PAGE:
Srinagar: He set his mark in bodybuilding at bigger arenas and once competed with top notches in the finiteness industry. A gym buddy of WWF wrestler Great Khali these days, he is popularising bodybuilding in Kashmir by organising various competitions both at amateur and professional levels.
Meet Ishtiyaq Ahmad Khan from Khayam, who is luring youth to make a chiseled physique to live a healthy life and make a career in bodybuilding, which otherwise is the least career choice for youth in Kashmir.
“Living a disease-free life is a blessing and it is only possible when you are fit. Right now, I am associated with the fitness industry and encouraging youth to make a career in bodybuilding,” he said.
Khan who has been doing bodybuilding for over 25 years is organiser for top-level competitions in Kashmir and the rest of the country.
“We organise Mr North India, Mr Kashmir competition and district level competitions in Kashmir. It is good to see that we get much youth who have a great physique and work to make their profession in bodybuilding,” Khan said.
His journey into the field of bodybuilding has not been less than an inspirational story. From taking regular lessons in Judo and Karate to training with Great Khali, he emerged winner in many top body-building competitions of the country.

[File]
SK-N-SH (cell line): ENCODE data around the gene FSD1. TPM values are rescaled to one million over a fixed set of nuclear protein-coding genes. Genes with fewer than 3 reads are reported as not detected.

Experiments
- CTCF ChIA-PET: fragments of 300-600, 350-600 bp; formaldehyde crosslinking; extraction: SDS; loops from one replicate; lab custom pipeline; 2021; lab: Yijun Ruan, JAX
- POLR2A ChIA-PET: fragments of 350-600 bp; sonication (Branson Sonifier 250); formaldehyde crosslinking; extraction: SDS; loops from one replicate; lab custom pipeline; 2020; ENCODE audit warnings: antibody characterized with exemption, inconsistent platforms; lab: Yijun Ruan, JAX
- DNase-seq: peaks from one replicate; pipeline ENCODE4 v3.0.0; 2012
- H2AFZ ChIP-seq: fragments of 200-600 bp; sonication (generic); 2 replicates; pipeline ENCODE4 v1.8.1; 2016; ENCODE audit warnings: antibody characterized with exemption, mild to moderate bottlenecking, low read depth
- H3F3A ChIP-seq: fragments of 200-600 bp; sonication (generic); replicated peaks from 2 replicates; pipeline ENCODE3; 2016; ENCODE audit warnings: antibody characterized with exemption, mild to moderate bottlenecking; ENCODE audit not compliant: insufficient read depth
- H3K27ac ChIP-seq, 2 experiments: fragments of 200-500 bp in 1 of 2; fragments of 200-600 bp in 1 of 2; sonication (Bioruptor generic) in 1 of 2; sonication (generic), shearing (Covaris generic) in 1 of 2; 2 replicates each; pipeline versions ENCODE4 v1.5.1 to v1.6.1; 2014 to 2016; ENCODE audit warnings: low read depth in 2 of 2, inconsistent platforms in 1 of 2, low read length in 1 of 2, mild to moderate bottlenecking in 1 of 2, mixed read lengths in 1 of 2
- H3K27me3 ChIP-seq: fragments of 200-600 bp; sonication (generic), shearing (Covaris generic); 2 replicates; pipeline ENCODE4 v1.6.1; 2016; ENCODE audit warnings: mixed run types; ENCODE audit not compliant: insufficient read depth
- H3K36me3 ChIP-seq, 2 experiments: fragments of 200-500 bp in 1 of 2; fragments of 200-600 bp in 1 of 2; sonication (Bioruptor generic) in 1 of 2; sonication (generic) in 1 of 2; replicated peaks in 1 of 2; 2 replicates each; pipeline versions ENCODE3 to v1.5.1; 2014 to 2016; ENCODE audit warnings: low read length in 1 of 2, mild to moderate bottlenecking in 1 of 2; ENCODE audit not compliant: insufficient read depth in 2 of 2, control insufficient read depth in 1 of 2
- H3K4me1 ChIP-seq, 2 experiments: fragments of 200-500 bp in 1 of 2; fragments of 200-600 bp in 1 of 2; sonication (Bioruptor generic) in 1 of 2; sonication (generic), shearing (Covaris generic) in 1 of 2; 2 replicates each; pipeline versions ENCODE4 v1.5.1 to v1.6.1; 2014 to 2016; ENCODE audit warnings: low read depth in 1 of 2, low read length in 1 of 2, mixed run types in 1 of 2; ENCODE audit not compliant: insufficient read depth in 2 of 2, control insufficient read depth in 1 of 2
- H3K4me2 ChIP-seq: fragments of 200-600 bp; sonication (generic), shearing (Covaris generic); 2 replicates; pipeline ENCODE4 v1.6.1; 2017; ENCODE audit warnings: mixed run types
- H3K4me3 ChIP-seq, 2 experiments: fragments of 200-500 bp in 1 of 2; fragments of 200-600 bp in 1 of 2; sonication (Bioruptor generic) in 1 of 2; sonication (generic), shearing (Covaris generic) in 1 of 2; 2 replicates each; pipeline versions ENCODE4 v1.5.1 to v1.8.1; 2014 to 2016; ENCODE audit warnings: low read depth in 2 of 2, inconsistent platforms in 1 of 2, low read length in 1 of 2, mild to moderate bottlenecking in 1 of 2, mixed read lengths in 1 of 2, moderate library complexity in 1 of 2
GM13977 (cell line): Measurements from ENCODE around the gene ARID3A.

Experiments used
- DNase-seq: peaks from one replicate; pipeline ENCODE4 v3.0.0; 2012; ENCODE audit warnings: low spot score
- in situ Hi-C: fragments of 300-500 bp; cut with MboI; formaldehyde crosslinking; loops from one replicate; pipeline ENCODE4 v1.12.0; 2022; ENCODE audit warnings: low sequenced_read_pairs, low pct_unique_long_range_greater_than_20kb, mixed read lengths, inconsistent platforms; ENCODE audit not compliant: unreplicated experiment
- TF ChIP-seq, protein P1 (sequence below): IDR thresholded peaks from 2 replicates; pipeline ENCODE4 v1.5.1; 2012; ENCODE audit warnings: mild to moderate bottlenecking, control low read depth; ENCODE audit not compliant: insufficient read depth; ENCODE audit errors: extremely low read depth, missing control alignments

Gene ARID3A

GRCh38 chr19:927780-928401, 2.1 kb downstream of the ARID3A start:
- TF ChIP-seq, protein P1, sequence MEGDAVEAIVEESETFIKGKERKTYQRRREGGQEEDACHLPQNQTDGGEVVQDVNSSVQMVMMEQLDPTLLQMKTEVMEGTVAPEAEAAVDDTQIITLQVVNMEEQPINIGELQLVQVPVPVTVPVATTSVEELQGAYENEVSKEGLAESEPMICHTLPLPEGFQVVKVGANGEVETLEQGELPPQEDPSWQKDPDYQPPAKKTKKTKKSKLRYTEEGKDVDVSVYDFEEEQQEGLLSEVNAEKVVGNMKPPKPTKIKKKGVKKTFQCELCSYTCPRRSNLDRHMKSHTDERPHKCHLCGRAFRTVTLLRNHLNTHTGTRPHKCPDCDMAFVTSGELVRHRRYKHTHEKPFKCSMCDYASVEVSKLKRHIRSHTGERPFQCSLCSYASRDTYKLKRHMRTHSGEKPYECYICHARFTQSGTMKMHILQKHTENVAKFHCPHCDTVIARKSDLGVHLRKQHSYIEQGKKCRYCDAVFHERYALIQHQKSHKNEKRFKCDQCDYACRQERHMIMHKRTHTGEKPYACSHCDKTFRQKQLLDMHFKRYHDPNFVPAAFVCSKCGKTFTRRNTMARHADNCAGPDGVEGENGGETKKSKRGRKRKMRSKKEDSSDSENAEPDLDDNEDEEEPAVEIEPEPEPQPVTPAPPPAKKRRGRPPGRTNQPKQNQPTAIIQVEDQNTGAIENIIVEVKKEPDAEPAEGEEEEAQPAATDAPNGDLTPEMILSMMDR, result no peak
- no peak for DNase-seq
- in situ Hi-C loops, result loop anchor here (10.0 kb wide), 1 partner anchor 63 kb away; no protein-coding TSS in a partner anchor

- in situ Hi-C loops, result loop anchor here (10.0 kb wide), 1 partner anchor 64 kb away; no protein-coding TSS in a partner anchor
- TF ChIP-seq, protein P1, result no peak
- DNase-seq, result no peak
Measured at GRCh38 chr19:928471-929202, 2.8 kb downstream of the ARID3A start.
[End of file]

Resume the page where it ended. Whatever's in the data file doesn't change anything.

“My journey began at the age of 15 when I was training Judo to satisfy my appetite for fitness. Later I joined gym and simultaneously took lessons from Late Ben Weider, who is being known as father of bodybuilding. I used to write letters to him and he would respond with magazines and letters to train me in bodybuilding,” he said.
“ Later I got admitted in Punjab National School of Bodybuilding in 1998 and during the course I used to train with The Great Khali who was known as Dilip Singh Rana then under the mentorship of Dr Randir Kumar Hastir. So, far I emerged runner up North India Body Building and Mr Kashmir,” Khan said.
Khan is currently serving as the president of World Fitness Federation and Powerlifting India. He is training young athletes at Srinagar’s indoor stadium. “I want our children to make a mark in sports and compete with stalwarts in various fields of sports,” he said.
Khan believed that the inclination of youth towards sports can tackle the increasing drug addiction in the valley. “We are hopeful to see Mr Asia and other top-level athletes from Kashmir in coming years. Sports inculcate discipline in a person and keep him or her away from drugs and unhealthy foods,” he said.